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Train Poems for Children

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Introduction to the Poem

Poets have been drawn to trains and railways since the 1820s, whether because they regarded them as a threat to the English landscape, or because they wanted to convey the romance of rail travel, or because they perceived the train journey's capacity to carry meaning beyond the literal. The following are the best train poems from nearly two centuries of English literature.

Let us sing the poems given in this article with the children.

Interesting Train Poems for Children

Let us look at some of the interesting train poems for children here.

1. From a Railway Carriage

A train with smoke

A train with smoke

Faster than fairies, faster than witches,

Bridges and houses, hedges and ditches;

And charging along like troops in a battle

All through the meadows the horses and cattle:

All of the sights of the hill and the plain

Fly as thick as driving rain;

And ever again, in the wink of an eye,

Painted stations whistle by.

Here is a child who clambers and scrambles,

All by himself and gathering brambles;

Here is a tramp who stands and gazes;

And here is the green for stringing the daisies!

Here is a cart runaway in the road

Lumping along with man and load;

And here is a mill, and there is a river:

Each a glimpse and gone forever!

2. The Railway Station

The railway train is starting off,

The engine gives a hasty puff,

The bell is rung, the whistle blows,

The agent says “Right!” and off it goes.

Chorus —Ring, a-ding! a-ding! a-ding!

Puff! puff! Puff!

Over the bridge, it shoots away,

Through the tunnel, dark all day,

Through the cutting or the plain,

Till it comes to the depot again!

Chorus —Ring, a-ding! a-ding! a-ding!

Puff! puff! Puff!

The agent calls out Boston train,

Take your seats we’re off again;

Now, be quick with the baggage there,

The signal shows the line is clear,

Time and train for no men wait,

Off, off, ’tis getting late.

Chorus —Ring, a-ding! a-ding! a-ding!

Puff! puff! Puff!

3. The Train among the Hills

Vast, unrevealed, in silence and the night

Brooding, the ancient hills commune with sleep.

Inviolate the solemn valleys keep

Their contemplation. Soon from height to height

Steals a red finger of mysterious light,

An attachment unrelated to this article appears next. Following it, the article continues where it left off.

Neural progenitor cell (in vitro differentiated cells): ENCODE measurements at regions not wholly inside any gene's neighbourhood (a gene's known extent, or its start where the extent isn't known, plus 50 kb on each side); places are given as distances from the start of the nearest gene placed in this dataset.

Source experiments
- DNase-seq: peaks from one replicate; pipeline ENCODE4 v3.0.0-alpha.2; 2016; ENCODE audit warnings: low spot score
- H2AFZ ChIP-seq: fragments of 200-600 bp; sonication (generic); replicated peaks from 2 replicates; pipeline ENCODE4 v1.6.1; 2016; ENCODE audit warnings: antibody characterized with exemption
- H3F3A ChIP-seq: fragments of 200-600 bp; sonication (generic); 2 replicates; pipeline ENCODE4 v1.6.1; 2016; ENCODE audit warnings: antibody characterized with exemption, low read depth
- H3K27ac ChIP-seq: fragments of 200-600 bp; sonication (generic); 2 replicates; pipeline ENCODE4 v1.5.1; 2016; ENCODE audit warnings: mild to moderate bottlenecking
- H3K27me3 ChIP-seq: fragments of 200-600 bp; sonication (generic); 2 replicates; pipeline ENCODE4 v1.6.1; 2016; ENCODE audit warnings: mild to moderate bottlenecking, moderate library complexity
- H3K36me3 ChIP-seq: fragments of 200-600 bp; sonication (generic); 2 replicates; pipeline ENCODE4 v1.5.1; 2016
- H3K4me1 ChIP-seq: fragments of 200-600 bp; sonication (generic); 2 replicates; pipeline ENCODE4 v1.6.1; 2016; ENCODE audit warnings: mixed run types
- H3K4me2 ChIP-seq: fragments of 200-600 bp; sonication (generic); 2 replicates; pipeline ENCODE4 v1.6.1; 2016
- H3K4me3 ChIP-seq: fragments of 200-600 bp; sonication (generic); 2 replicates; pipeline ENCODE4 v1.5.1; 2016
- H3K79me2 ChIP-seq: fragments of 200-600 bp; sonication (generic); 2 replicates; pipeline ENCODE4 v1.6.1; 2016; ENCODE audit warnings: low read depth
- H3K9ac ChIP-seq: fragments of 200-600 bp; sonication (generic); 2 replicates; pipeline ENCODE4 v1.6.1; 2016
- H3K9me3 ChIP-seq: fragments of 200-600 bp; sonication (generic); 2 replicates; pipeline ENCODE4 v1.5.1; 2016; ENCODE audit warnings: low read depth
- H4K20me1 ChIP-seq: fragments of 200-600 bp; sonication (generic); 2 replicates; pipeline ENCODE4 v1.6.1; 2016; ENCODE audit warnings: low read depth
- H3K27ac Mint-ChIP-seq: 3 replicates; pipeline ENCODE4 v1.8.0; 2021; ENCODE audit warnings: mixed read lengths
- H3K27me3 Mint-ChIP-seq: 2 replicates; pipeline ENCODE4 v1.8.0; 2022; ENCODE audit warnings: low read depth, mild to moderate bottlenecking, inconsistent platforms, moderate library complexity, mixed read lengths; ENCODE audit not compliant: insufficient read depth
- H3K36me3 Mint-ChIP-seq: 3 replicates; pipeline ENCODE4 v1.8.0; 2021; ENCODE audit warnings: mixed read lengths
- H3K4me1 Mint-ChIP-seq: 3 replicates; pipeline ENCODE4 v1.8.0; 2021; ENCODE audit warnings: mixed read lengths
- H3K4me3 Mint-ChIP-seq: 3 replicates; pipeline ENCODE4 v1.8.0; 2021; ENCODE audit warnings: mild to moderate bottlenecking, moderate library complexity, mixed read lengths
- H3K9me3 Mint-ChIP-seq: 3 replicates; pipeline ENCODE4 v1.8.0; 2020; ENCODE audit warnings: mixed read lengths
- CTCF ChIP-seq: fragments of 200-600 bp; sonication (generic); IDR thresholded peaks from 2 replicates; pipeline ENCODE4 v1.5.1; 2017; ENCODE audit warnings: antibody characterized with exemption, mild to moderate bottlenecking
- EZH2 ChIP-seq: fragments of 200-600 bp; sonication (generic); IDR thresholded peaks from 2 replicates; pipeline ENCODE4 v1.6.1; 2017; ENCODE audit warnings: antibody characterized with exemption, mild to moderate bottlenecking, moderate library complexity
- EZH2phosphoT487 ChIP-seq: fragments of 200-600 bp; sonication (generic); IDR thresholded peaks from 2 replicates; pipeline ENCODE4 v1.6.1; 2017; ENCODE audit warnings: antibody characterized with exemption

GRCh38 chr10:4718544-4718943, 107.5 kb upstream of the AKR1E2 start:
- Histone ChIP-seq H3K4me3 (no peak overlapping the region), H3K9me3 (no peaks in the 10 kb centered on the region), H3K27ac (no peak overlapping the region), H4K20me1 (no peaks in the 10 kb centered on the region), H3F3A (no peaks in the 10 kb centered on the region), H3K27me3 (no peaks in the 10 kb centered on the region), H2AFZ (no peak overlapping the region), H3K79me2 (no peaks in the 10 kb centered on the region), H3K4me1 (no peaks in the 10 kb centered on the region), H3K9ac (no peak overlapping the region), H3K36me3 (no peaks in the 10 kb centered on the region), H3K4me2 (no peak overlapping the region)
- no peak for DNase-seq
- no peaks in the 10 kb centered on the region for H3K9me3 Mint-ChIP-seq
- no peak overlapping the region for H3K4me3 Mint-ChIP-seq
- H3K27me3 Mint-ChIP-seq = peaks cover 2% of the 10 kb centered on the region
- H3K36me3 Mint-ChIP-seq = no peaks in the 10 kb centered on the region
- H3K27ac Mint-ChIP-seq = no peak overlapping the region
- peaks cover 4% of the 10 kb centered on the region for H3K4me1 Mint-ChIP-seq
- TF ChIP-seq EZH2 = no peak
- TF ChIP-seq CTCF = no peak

And lion-footed through the forests creep

Strange mutterings; till suddenly, with sweep

And shattering thunder of resistless flight

And crash of routed echoes, roars to view,

Down the long mountain gorge the Night Express

Freighted with fears and tears and happiness.

The dread form passes; silence falls anew.

And lo! I have beheld the thronged, blind world

To goals unseen from God's hand onward hurled.

The train among the hills

The train among the hills

4. The Railway Station

I like to see it lap the miles,

And lick the valleys up,

And stop to feed itself at tanks;

And then, prodigious, step

Around a pile of mountains,

And, supercilious, peer

In shanties by the sides of roads;

And then a quarry pare

To fit its sides, and crawl between,

Complaining all the while

In horrid, hooting stanza;

Then chase itself down hill

And neigh like Boanerges;

Then, punctual as a star,

Stop — docile and omnipotent —

At its own stable door.

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FAQs on Train Poems for Children

1. How do poems like trains help children develop their reading skills?

The power of a beautiful poem can assist young children in making reading a reality. Poetry is a vital resource in every young reader's literacy journey, from making reading joyful to teaching kids alternative ways to think about phonic sounds.

2. How do poems motivate children to read?

Some parents may have emerging readers who are finding it difficult to motivate themselves to pick up a book and practise their skills. Try poetry if this is the case. Children will enjoy reciting their favourite poems with a caregiver while also learning crucial reading skills. Because poetry is usually only a few lines long, a poem may seem less intimidating to a young reader than a big book.

3. How do children develop their creativity level by just reading poems?

Children's imaginations are bright and active. Poetry encourages youngsters to consider fresh and unexpected word relationships, which can help them tap into their creativity. Furthermore, encouraging young readers to produce poetry might help them develop their literacy skills.